In men's field lacrosse, ten players constitute a full team. This includes a goaltender, defensemen, midfielders and attackmen. Teams are allowed to play with fewer than ten players if injuries or penalty accumulation affects the team roster size. There can be a maximum of four players - usually all three defensemen plus one midfielder - using long crosses.
In women's field lacrosse, twelve players constitute a full team. This is most often split up into one goaltender, four defenders, three midfielders and four attackers. Teams are allowed to play with fewer than twelve players if injuries or penalty accumulation affects the overall team roster size.
In indoor lacrosse, there are six players per side - five field players and one goaltender. In indoor lacrosse, all five field players play both offense and defense.
Lacrosse is played with lacrosse sticks and a ball that weighs approximately five ounces and is about eight inches in circumference. In competition play, each men's field player is required to wear a team jersey, protective helmet with a face mask, mouthguard, gloves, elbow pads, shoes, shoulder pads and matching shorts. The goaltender wears a jersey, protective helmet with a face mask, mouthguard, gloves, shoes and matching shorts in addition to extra protective equipment such as a chest protector and shin guards.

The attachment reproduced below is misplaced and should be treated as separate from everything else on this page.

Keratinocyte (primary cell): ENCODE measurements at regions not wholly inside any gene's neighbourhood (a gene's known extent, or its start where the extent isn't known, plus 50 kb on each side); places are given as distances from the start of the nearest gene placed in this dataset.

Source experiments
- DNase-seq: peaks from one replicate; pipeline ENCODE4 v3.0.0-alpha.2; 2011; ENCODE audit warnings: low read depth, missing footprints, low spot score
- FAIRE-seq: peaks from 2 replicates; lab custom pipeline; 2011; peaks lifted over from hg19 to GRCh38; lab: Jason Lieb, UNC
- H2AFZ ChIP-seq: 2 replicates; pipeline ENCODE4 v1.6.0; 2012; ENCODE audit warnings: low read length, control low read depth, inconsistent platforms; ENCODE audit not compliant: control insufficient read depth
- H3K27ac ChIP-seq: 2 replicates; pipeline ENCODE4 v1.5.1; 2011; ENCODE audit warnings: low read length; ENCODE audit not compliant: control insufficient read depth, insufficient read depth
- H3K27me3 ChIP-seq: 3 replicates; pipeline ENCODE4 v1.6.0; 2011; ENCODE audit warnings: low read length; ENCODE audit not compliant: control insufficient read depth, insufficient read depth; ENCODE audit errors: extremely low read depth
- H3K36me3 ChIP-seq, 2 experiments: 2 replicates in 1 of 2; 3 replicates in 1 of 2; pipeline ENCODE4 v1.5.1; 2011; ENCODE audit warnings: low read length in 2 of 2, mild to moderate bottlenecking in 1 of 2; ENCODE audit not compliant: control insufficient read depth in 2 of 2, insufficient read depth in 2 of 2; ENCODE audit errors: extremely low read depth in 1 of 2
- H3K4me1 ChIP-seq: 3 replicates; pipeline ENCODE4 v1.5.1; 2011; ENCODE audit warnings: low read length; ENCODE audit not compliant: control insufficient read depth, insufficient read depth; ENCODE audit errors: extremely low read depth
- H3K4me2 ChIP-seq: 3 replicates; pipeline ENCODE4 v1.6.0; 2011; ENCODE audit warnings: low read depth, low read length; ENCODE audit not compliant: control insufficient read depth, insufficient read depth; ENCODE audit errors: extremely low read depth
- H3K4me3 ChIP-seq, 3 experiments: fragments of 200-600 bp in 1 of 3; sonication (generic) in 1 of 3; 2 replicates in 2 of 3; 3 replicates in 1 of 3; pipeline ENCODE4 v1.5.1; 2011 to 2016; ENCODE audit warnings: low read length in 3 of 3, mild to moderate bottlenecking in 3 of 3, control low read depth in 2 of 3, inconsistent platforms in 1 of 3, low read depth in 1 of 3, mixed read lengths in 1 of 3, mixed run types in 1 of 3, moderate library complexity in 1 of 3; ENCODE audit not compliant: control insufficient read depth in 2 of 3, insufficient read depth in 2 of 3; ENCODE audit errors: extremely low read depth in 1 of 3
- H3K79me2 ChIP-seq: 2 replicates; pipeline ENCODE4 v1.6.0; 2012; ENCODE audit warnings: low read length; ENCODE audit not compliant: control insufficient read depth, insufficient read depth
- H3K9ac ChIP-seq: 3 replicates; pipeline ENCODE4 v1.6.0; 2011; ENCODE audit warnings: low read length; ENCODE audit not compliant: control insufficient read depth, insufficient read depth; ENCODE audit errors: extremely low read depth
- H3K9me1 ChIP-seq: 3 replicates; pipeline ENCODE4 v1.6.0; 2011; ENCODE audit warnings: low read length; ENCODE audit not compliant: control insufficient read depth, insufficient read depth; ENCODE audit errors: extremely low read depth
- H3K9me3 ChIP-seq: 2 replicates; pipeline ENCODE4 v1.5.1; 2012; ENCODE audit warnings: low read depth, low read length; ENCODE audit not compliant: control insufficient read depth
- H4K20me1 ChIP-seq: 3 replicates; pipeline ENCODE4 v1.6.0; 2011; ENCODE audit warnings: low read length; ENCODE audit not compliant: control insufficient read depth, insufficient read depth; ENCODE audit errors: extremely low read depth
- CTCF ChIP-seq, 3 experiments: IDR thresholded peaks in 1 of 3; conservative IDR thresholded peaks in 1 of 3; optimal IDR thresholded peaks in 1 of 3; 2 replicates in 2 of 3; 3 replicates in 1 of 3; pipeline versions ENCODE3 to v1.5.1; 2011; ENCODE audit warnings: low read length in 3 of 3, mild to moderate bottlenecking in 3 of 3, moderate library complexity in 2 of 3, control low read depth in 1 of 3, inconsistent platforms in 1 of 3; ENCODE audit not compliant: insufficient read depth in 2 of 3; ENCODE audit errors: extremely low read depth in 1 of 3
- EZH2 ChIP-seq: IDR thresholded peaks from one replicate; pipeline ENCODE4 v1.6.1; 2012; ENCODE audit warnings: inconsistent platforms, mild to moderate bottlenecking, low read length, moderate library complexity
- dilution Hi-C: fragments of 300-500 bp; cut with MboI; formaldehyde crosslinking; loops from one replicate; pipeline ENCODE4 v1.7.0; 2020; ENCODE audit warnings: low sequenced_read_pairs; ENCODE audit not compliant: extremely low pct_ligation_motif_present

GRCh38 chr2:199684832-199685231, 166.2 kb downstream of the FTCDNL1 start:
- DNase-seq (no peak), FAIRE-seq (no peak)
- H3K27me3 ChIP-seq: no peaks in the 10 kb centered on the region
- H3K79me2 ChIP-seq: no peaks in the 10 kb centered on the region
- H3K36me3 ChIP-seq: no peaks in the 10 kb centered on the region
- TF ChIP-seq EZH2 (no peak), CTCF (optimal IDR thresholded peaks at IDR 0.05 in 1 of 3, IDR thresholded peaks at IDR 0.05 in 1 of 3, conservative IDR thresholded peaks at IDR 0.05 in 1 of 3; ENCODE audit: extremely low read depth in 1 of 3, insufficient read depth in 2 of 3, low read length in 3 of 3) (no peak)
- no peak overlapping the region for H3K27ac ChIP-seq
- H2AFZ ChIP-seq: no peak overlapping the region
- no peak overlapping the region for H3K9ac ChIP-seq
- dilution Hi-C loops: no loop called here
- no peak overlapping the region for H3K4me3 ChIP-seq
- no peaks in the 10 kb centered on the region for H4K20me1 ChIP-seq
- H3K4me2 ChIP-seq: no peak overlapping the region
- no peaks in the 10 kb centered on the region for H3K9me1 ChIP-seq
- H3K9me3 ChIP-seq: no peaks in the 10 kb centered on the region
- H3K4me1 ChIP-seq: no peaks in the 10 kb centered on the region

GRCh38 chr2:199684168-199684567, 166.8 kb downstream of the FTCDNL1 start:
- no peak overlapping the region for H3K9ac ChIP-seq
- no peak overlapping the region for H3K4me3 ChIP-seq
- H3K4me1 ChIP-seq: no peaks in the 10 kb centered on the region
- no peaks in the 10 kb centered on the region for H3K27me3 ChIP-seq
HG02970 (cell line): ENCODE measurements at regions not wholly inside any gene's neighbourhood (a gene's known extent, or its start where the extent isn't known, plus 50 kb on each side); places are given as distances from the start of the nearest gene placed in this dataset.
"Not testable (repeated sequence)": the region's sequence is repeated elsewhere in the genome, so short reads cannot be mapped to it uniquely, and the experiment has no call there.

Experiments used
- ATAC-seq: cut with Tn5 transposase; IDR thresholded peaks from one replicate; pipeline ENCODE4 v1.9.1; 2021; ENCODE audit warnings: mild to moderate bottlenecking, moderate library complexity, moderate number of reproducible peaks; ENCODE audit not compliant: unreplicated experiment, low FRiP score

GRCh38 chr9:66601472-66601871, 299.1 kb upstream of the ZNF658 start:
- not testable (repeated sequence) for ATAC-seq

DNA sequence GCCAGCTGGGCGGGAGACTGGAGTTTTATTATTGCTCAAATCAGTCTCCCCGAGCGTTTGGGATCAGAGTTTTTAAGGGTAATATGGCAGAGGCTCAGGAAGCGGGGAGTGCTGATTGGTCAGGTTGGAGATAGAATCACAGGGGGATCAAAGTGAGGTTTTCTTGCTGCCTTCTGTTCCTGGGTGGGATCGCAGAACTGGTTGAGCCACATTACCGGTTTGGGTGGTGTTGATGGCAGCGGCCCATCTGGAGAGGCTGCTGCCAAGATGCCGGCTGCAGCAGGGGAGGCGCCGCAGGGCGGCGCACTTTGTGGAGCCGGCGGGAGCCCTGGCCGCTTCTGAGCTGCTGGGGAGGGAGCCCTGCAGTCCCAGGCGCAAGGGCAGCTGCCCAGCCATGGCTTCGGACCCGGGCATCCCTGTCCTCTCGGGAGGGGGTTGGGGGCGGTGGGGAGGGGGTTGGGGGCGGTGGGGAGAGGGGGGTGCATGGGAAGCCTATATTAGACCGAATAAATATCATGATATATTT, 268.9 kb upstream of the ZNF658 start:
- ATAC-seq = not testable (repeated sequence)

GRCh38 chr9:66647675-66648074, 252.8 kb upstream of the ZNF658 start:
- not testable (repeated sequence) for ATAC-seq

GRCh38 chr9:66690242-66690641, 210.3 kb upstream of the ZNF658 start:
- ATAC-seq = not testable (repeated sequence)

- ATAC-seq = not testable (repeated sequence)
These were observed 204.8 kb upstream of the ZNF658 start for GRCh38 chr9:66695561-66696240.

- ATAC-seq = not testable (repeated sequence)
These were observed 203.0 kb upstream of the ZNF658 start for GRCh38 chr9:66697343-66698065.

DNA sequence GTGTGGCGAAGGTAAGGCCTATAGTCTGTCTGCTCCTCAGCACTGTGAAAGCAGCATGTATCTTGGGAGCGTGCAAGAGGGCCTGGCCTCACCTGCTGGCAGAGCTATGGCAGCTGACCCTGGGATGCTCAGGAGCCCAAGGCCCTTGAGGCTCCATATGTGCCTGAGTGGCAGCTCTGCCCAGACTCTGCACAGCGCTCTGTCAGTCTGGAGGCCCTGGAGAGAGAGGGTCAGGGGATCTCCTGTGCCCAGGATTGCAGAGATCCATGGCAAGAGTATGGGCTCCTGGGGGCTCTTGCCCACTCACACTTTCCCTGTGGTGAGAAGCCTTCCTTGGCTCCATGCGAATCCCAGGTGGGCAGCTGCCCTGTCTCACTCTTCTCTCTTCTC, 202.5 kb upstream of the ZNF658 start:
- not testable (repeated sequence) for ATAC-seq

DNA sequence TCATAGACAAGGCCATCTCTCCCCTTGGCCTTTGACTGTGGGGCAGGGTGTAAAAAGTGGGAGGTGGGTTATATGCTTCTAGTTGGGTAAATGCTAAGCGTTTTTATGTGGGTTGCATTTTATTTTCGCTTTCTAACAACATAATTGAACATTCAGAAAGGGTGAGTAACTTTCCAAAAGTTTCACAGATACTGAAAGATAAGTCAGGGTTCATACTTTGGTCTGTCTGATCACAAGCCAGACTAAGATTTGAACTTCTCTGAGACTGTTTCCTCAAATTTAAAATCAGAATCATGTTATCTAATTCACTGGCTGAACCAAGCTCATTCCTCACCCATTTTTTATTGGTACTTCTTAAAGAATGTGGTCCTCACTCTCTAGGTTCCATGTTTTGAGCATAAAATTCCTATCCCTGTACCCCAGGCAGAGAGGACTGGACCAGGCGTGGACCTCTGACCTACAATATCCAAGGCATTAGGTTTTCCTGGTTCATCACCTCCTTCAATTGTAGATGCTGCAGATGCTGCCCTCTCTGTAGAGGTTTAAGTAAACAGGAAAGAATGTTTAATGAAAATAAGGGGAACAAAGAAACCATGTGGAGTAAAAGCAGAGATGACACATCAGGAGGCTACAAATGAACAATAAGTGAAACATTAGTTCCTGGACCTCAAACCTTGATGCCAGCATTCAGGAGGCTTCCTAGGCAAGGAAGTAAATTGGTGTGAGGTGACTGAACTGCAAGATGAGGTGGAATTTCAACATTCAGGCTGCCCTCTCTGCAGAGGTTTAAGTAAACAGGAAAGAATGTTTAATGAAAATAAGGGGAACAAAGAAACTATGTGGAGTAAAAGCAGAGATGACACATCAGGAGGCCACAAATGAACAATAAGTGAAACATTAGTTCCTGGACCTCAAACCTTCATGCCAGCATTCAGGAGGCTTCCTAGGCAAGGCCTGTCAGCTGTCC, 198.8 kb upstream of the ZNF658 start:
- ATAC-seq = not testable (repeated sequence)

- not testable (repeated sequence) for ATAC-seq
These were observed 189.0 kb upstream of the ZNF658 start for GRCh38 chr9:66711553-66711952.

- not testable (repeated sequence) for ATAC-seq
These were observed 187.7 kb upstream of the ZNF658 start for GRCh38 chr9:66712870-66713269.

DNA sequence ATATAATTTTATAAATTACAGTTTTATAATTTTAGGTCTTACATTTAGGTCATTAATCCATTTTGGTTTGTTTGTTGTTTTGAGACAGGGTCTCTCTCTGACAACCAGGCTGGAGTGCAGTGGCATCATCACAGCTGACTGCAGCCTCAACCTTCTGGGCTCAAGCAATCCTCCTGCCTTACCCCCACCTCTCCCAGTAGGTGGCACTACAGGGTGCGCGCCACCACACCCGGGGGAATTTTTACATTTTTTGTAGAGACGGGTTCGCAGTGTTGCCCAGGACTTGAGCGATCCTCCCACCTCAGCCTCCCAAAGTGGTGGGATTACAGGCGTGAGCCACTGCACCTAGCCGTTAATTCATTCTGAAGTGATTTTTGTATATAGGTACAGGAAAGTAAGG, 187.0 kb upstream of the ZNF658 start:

Women's lacrosse players wear a team jersey and matching shorts or a skirt, mouthguard and face mask protecting the eye area. The goaltender wears additional protective equipment including a chest protector, helmet with face mask, gloves and shin guards.
There are lots of penalties and fouls in lacrosse, but they can mostly be divided into two main categories called technical fouls, personal fouls. For example, slashing is a common personal foul that involves a player hitting another player with the shaft of the stick. Some examples of technical fouls include offsides and holding. Other types of penalties include unsportsmanlike conduct and delay of game.
Teams score points by shooting the ball into the goal without incurring any penalties on the scoring play such as a crease violation or illegal stick. The entirety of the ball must cross the goal line in order for a point to count.
The attack for each team will set up offensive formations or try to start a fast break after a turnover in order to create scoring chances. The defense and goaltender on the opposing team aim to make a save or cause a turnover to win back possession of the ball.
The team with the most points at the end of regulation play and overtime (if necessary) wins the game.